At the instant of the Big Bang, everything that was to become the cosmos existed in chaotic relationship to everything else.  Time, space, gravity, electromagnetism, and the strong and weak nuclear forces were in some unfathomable way symmetrical.  They did not interact.  Their imperviousness to reciprocity -- their resistance to exchanging, blending, or sharing with each other in any way -- was, in its perfect symmetricality, also of course perfectly chaotic.  It was a state of absolute mutual isolation, in which everything was absolutely cut off from everything else.  From this initial state of cosmic symmetry, I infer that the All as a whole is is some ultimate way similarly symmetrical and chaotic.  Further, I infer from the fact that our cosmos is materially unified that the All is also materially unified.
     Though how everything can be at once both chaotic and unified is an impenetrable mystery, it's a mystery everywhere manifested in the natural order surrounding us.  In physical nature, for example, photons and quarks are both waves and particles.  Particles randomly decay into other particles.  Gravity bends space and time.  Order everywhere produces disorder and vice versa: galaxies coalesce and collide, gravity crushes protons into neutrons that then, given sufficient mass, explode into supernovas; stars and human beings are born and die as much through probablistic chance as deterministic cause and effect.  From observing, experiencing, and learning  facts like these, I've deduced that ultimate matter is similarly chaotic and unified.  That is, from the cosmic materiality I see everywhere around and within me, I extrapolate an absolute metacosmic materiality.  All of this is speculative, of course, but it rests on proven science rather than hope, faith, or charity.
     Further, it's led me to think that the All's state of absolute Being must also be a state of absolute solitude.  The ultimate, material components of the All, whatever they may be and do, do not, I believe, interact.  Infinitely separate, they comprise a featureless, oblivious ocean of material Being whose individual drops, or parts, are absolutely unique, identical, and symmetrical.  Radically separate from each other, theirs is the solitude of chaotic flux, which, as in the Big Bamg, inexplicably and randomly breaks its essential symmetries and somehow effuses itself into the disorderly order of subsidiary, asymmetrical existence like that of our cosmos.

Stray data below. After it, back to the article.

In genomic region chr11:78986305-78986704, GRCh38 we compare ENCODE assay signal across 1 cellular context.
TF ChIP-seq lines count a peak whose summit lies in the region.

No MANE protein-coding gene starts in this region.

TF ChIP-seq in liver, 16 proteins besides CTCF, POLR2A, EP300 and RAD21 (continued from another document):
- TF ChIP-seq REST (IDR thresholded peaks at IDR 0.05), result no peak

If so, human solitude may not be just next to but the same thing as godliness.  Sensing your aloneness among the galaxies may be analogous to being one of those drops of featureless, identical matter in the All's primal flux.  Imagining myself as such a drop actually consoles me:  I share in the All's fundamental materialness and at the same time in the infinite separateness and uniqueness of each of its ultimate parts, whatever they may be: -- infinitely dimensional or non-dimensional "objects"?  metacosmic "energy fields"?  vibrating "strings"?  "membranes"?  quantum vacuum "ripples"?  infinitessimal "uncertainties"?  I'm also consoled to think I'll be nearer that absolute state of Being after I die than I am now.
     In other words, my conception of ultimate reality -- that is, as a state of complete disconnection and non-interaction among bits? traces? waves? loops? of material stuff whose symmetry is so perfect that nothing but their featureless sameness, paradoxically enough, binds them -- raises solitude to the level of a primal absolute.  As one of a handful of such absolutes (others are infinity and eternity), solitude seems alien to humanness only if humanness is defined as somehow immaterial, as containing some kind of supernatural ingredient or essence.
     Philosophical materialism rejects any such definition.  Existence is just as material, natural, irrational, and chaotic beyond our cosmos as within it.  Nature here shares some kind of insentient essence with everything else in the All.  Sentient life is rare, accidental, and aberrant everywhere it appears.  No supernatural planner or designer creates it.  It evolves randomly from the flux.
     Obviously I set great philosophical weight on solitude.  But I value it in mundane, human terms too.  For one thing, it often helps me understand and accept death in general and my own death in particular.  Walking alone through forests, deserts, or mountains, or contemplating bodies of fresh or salt water by myself, leads me sooner or later to the problem of dying.  While birds and animals may notice me at such times, usually to keep as far away as possible, the rest of the wilderness ignores me.  Leaves flutter, clouds hang and drift, rain or snow falls, the sun moves overhead, all without reciprocating a single thought or feeling I may have about them.
     They're as unaware of and indifferent to me as I'll be to them when I rejoin them as part of inorganic nature.  Though their masses and energies will continue interacting with the masses and energies of my corpse, as they do now with my living body, I'll know and feel nothing of it.  In becoming as unconscious as they, I'll in one sense have become vastly more like them than I am now.  But in another sense I'll have radically distanced myself from them by entering the solitude that's a primal attribute of every material object.